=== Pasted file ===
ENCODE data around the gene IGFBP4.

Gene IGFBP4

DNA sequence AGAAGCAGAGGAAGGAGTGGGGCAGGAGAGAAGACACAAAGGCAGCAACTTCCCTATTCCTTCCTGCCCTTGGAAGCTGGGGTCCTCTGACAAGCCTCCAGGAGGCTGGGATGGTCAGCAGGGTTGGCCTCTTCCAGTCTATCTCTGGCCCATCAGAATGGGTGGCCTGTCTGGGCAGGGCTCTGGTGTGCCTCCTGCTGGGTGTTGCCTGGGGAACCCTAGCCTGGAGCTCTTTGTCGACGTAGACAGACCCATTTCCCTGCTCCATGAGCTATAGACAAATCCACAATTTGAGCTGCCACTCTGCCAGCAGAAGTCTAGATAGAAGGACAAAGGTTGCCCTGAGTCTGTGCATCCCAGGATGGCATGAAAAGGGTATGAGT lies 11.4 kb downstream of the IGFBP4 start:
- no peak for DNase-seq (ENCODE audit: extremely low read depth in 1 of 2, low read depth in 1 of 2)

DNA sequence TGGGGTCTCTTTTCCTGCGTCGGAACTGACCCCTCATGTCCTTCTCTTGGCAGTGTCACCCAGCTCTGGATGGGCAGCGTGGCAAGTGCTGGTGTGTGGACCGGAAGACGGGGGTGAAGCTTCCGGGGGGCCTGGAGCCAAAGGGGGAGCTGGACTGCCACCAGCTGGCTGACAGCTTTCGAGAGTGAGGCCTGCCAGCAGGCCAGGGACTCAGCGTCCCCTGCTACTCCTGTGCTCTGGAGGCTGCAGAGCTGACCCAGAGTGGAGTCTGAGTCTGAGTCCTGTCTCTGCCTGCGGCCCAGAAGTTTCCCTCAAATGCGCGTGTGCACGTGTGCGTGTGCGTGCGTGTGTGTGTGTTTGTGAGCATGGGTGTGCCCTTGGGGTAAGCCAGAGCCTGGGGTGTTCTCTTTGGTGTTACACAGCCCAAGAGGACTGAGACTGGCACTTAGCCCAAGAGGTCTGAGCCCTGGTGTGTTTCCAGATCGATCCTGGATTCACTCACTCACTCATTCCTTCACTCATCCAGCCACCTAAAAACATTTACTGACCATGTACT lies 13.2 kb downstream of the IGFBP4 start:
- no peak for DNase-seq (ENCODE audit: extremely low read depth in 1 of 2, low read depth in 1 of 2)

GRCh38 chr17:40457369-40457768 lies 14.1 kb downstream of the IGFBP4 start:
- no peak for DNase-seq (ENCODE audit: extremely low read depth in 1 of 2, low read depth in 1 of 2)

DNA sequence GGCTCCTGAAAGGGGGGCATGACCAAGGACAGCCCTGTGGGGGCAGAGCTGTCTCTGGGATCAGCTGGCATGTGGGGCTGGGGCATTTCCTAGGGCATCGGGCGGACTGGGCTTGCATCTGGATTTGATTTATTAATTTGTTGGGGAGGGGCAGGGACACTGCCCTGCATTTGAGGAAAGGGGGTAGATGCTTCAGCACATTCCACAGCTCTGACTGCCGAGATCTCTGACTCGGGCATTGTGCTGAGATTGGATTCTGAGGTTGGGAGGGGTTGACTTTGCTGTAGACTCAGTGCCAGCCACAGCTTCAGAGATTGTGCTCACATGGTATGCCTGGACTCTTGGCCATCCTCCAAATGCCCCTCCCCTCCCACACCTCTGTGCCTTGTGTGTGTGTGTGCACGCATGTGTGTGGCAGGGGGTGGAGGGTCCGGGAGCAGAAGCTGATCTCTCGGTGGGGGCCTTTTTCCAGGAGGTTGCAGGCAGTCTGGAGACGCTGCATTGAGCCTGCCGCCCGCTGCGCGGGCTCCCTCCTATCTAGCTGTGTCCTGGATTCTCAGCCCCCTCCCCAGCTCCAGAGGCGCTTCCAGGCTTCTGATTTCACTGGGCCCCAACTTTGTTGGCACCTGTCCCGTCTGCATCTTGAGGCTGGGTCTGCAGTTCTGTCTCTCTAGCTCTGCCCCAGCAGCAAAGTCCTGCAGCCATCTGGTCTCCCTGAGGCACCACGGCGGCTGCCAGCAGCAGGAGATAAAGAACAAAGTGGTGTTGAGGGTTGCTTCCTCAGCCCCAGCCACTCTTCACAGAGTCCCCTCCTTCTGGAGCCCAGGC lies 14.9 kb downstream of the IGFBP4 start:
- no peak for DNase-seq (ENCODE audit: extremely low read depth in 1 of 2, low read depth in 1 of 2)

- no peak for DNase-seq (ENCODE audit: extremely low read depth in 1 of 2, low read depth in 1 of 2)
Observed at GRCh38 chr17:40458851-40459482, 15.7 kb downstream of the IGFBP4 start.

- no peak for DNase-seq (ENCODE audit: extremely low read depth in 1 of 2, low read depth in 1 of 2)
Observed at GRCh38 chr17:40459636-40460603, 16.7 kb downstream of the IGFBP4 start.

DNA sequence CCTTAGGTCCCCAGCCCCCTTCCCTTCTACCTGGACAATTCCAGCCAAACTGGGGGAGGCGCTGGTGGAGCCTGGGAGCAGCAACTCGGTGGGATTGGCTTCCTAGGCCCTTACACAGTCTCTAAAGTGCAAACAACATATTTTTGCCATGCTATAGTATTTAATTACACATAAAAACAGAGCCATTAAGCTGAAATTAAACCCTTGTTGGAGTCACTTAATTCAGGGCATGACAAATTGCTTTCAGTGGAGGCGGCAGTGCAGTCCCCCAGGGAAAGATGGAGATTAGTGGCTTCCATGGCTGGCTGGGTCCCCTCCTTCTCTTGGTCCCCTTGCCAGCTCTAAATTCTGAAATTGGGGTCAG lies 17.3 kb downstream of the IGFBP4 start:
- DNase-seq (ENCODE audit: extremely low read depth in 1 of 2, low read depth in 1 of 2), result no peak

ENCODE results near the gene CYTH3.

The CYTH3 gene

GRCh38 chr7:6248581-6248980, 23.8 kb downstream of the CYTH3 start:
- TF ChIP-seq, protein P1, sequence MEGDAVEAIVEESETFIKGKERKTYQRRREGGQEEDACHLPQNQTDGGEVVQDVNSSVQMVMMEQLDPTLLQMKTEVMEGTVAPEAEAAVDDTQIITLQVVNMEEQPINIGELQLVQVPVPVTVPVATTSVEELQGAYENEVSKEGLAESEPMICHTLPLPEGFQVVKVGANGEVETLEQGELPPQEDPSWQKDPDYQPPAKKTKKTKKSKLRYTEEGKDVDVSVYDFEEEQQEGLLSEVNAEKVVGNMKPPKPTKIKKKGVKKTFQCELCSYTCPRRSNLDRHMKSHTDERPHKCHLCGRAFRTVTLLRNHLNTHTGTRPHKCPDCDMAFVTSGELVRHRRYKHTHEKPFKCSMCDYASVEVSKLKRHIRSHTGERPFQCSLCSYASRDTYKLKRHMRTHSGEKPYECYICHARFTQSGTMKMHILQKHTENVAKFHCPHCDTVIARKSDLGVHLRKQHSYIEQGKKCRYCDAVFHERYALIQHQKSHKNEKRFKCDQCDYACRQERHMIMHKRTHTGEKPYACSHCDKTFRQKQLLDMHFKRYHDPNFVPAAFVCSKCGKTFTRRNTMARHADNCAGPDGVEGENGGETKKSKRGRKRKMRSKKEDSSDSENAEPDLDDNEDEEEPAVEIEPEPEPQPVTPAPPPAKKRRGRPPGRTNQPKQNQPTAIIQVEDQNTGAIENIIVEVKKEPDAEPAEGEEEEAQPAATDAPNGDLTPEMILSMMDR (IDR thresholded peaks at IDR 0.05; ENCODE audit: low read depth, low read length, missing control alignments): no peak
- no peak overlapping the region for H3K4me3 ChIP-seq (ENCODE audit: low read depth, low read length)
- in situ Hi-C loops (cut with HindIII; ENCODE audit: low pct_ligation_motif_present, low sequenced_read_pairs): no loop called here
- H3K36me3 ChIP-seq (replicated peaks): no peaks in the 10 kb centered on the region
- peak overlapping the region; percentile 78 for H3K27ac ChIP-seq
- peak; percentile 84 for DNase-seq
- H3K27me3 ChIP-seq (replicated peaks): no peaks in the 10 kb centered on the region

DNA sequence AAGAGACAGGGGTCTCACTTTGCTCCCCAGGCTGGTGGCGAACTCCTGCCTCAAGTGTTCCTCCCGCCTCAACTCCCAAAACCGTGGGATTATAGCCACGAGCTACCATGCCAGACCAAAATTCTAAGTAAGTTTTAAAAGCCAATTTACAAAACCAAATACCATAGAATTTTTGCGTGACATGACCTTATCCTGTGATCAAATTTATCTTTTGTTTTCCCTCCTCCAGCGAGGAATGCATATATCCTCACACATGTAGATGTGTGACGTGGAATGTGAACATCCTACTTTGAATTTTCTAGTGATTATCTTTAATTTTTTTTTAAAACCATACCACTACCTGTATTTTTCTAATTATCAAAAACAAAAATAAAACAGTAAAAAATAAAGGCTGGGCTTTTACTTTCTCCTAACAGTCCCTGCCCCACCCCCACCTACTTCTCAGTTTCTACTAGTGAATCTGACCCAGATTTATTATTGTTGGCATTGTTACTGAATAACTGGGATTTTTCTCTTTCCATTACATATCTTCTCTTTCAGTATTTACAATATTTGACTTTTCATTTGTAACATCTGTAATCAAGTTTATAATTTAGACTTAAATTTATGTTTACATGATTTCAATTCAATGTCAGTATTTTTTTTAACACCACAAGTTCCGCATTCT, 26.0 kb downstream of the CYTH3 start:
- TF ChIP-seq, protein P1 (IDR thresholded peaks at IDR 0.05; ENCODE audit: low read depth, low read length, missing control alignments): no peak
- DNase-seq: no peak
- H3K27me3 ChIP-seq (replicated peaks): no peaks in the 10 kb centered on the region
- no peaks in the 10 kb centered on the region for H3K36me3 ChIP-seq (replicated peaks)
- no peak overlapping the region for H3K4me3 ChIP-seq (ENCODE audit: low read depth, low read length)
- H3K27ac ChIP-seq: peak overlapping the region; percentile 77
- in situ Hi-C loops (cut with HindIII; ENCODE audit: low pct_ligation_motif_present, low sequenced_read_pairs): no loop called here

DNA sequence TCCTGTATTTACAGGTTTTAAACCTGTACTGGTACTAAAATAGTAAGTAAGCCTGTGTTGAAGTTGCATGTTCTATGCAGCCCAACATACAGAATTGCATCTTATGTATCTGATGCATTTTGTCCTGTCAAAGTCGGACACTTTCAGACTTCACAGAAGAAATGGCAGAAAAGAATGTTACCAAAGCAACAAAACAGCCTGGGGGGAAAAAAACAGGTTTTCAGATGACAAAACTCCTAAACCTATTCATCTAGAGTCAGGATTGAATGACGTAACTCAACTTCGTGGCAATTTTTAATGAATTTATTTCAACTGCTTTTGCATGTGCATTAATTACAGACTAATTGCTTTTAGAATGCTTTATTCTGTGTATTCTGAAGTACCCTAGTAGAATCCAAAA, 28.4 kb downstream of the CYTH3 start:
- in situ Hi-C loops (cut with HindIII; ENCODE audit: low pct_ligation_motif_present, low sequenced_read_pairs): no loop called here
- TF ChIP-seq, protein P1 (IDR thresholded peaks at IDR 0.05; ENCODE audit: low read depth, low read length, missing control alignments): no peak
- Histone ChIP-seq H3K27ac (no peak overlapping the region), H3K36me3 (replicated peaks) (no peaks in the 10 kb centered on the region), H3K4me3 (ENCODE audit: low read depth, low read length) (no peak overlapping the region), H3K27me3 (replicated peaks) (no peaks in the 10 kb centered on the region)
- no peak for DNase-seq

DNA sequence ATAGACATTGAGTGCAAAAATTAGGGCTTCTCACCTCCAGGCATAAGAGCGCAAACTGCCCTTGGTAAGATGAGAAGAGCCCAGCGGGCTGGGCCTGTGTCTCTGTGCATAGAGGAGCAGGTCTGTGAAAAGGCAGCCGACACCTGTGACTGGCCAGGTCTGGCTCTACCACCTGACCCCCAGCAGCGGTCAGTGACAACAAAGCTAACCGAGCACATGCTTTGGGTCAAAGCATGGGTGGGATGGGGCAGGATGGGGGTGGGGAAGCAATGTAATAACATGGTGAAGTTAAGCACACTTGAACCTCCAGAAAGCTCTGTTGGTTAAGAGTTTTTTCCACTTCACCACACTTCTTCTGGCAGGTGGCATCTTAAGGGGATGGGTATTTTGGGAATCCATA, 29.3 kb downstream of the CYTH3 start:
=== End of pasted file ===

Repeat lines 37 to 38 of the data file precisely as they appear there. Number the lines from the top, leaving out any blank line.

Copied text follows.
- TF ChIP-seq, protein P1 (IDR thresholded peaks at IDR 0.05; ENCODE audit: low read depth, low read length, missing control alignments): no peak
- Histone ChIP-seq H3K27ac (no peak overlapping the region), H3K36me3 (replicated peaks) (no peaks in the 10 kb centered on the region), H3K4me3 (ENCODE audit: low read depth, low read length) (no peak overlapping the region), H3K27me3 (replicated peaks) (no peaks in the 10 kb centered on the region)